Today is the first day of the Triangle Scholarly Communication Institute, where I’m heading up a team that’s focusing on Humetrics: Building Humane Metrics for the Humanities. Our team has focused a lot on the importance of working out loud, of process over product, and agreed that we would each take 20 minutes once or twice a day to blog, pomodoro style, about what we’ve been up to. In other words, don’t expect polished prose; this is pre-alpha humetrics-in-the-making.
One of the things we’re trying to do is work out what should be valued in the humanities scholarship, which is in part about what could count towards tenure and promotion of course, but is much more importantly about what our resident philosopher (Christopher Long) told us the ancient Greeks called arete, or excellence in practice. What are the values that would enrich and improve humanities scholarship? (The idea being that later this week, we’ll be able to answer such questions as, “How can humanists’ practices better reflect those values?” and “What kind of incentive / metrics system would encourage humanities scholars to embody those practices?”).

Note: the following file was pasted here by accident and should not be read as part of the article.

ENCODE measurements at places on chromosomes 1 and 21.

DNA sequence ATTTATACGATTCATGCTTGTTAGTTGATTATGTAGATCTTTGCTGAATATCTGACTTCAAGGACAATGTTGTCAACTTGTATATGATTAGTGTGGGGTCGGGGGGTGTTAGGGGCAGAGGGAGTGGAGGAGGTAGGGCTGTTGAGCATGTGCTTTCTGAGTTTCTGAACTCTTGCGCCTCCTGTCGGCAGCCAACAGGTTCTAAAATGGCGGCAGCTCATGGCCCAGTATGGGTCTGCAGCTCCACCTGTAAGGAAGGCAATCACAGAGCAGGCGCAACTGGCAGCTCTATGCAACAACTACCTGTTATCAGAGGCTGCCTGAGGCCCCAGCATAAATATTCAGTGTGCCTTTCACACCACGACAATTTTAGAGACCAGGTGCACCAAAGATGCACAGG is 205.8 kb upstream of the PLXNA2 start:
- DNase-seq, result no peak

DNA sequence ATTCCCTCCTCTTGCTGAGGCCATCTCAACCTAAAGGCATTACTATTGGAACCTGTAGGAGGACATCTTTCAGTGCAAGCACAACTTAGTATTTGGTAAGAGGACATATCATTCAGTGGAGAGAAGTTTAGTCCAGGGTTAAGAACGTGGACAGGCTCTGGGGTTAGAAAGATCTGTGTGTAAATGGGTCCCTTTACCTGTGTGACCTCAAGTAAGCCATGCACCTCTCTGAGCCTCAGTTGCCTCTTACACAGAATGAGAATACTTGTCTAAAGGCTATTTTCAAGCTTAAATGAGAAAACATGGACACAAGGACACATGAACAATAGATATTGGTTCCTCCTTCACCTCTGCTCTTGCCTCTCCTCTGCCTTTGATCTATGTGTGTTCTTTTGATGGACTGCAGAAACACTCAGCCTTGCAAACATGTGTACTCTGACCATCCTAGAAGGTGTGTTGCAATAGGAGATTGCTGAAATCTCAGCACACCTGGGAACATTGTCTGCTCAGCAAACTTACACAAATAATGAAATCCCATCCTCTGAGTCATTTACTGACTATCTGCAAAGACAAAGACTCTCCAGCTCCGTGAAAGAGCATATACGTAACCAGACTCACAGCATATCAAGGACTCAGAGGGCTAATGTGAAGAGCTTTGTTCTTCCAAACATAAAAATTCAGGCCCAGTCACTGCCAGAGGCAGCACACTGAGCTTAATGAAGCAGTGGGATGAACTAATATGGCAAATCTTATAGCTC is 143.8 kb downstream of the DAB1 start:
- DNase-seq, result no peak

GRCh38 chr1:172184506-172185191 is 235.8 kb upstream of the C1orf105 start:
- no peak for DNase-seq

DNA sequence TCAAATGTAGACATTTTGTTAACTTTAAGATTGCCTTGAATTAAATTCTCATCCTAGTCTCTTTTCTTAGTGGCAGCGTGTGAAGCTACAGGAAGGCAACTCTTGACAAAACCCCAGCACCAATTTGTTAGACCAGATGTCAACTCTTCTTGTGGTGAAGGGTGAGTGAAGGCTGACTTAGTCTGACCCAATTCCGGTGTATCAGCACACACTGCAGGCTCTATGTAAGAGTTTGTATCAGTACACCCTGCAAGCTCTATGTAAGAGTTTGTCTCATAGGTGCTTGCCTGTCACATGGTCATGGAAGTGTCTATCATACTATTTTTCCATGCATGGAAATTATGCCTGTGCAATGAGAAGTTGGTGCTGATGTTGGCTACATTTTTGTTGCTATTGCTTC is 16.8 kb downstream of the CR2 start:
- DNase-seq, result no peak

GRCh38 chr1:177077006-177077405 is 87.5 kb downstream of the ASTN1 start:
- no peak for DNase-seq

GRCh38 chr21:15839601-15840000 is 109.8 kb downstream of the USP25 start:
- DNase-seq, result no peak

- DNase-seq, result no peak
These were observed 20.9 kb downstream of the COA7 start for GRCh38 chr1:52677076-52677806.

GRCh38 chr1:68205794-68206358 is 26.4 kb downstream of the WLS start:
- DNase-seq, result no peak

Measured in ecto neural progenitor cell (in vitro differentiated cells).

The list of values we came up with, in no particular order.
What are we missing? Which values should we embody in our practice to enrich humanities scholarship?